Network Management Basics
(→What Is Network Management?)
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Revision as of 04:10, 5 June 2009
This article describes functions common to most network-management architectures and protocols. It also presents the five conceptual areas of management as defined by the International Organization for Standardization (ISO). Subsequent articles in Network Management address specific network management technologies, protocols, and platforms in more detail.
What Is Network Management?
Network management means different things to different people. In some cases, it involves a solitary network consultant monitoring network activity with an outdated protocol analyzer. In other cases, network management involves a distributed database, autopolling of network devices, and high-end workstations generating real-time graphical views of network topology changes and traffic. In general, network management is a service that employs a variety of tools, applications, and devices to assist human network managers in monitoring and maintaining networks.
A Historical Perspective
The early 1980s saw tremendous expansion in the area of network deployment. As companies realized the cost benefits and productivity gains created by network technology, they began to add networks and expand existing networks almost as rapidly as new network technologies and products were introduced. By the mid-1980s, certain companies were experiencing growing pains from deploying many different (and sometimes incompatible) network technologies.
The problems associated with network expansion affect both day-to-day network operation management and strategic network growth planning. Each new network technology requires its own set of experts. In the early 1980s, the staffing requirements alone for managing large, heterogeneous networks created a crisis for many organizations. An urgent need arose for automated network management (including what is typically called network capacity planning) integrated across diverse environments.
Network Management Architecture
Most network management architectures use the same basic structure and set of relationships. End stations (managed devices), such as computer systems and other network devices, run software that enables them to send alerts when they recognize problems (for example, when one or more user-determined thresholds are exceeded). Upon receiving these alerts, management entities are programmed to react by executing one, several, or a group of actions, including operator notification, event logging, system shutdown, and automatic attempts at system repair.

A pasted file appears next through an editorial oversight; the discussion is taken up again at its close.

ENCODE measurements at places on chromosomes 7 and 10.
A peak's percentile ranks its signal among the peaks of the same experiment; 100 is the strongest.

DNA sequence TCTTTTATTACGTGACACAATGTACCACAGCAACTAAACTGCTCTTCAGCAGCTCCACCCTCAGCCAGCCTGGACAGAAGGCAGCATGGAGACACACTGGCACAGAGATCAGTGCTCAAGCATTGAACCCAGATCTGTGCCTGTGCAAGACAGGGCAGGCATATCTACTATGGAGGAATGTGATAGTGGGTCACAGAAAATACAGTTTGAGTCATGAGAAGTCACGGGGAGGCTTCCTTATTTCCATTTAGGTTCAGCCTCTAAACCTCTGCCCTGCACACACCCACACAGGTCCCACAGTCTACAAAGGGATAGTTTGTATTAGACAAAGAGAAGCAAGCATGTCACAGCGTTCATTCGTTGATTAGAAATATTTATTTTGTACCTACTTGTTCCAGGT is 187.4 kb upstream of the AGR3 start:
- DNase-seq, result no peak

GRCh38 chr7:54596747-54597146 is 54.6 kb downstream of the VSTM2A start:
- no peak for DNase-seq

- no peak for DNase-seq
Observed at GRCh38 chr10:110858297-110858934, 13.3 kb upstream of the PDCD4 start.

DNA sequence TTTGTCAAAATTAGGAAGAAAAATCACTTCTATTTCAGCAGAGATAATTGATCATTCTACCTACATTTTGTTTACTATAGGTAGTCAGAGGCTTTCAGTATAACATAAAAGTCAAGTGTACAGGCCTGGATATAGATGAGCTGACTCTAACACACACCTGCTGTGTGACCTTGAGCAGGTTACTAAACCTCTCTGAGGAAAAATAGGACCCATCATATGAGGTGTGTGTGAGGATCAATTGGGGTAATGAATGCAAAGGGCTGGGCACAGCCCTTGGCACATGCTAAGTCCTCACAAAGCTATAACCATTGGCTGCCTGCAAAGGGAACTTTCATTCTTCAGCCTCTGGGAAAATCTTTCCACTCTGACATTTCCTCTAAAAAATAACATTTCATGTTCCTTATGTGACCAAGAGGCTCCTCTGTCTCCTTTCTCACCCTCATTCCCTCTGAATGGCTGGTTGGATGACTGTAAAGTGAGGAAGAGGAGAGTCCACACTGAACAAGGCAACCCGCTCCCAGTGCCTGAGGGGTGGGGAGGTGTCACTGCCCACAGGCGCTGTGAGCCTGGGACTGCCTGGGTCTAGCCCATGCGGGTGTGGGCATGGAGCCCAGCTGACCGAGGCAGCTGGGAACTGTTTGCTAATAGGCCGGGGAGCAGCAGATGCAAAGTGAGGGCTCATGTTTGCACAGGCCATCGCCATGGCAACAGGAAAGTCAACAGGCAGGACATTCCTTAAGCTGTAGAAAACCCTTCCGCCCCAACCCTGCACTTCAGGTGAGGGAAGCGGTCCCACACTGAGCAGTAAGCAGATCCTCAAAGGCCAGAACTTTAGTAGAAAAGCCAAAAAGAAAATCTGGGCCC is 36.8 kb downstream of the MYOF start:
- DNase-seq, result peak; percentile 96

Management entities also can poll end stations to check the values of certain variables. Polling can be automatic or user-initiated, but agents in the managed devices respond to all polls. Agents are software modules that first compile information about the managed devices in which they reside, then store this information in a management database, and finally provide it (proactively or reactively) to management entities within network management systems (NMSs) via a network management protocol. Well-known network management protocols include the Simple Network Management Protocol (SNMP) and Common Management Information Protocol (CMIP). Management proxies are entities that provide management information on behalf of other entities.
Figure: A Typical Network Management Architecture Maintains Many Relationships depicts a typical network management architecture.
Figure: A Typical Network Management Architecture Maintains Many Relationships
ISO Network Management Model
The ISO has contributed a great deal to network standardization. Its network management model is the primary means for understanding the major functions of network management systems. This model consists of five conceptual areas, as discussed in the next sections.
The goal of performance management is to measure and make available various aspects of network performance so that internetwork performance can be maintained at an acceptable level. Examples of performance variables that might be provided include network throughput, user response times, and line utilization.
Performance management involves three main steps. First, performance data is gathered on variables of interest to network administrators. Second, the data is analyzed to determine normal (baseline) levels. Finally, appropriate performance thresholds are determined for each important variable so that exceeding these thresholds indicates a network problem worthy of attention.
Management entities continually monitor performance variables. When a performance threshold is exceeded, an alert is generated and sent to the network management system.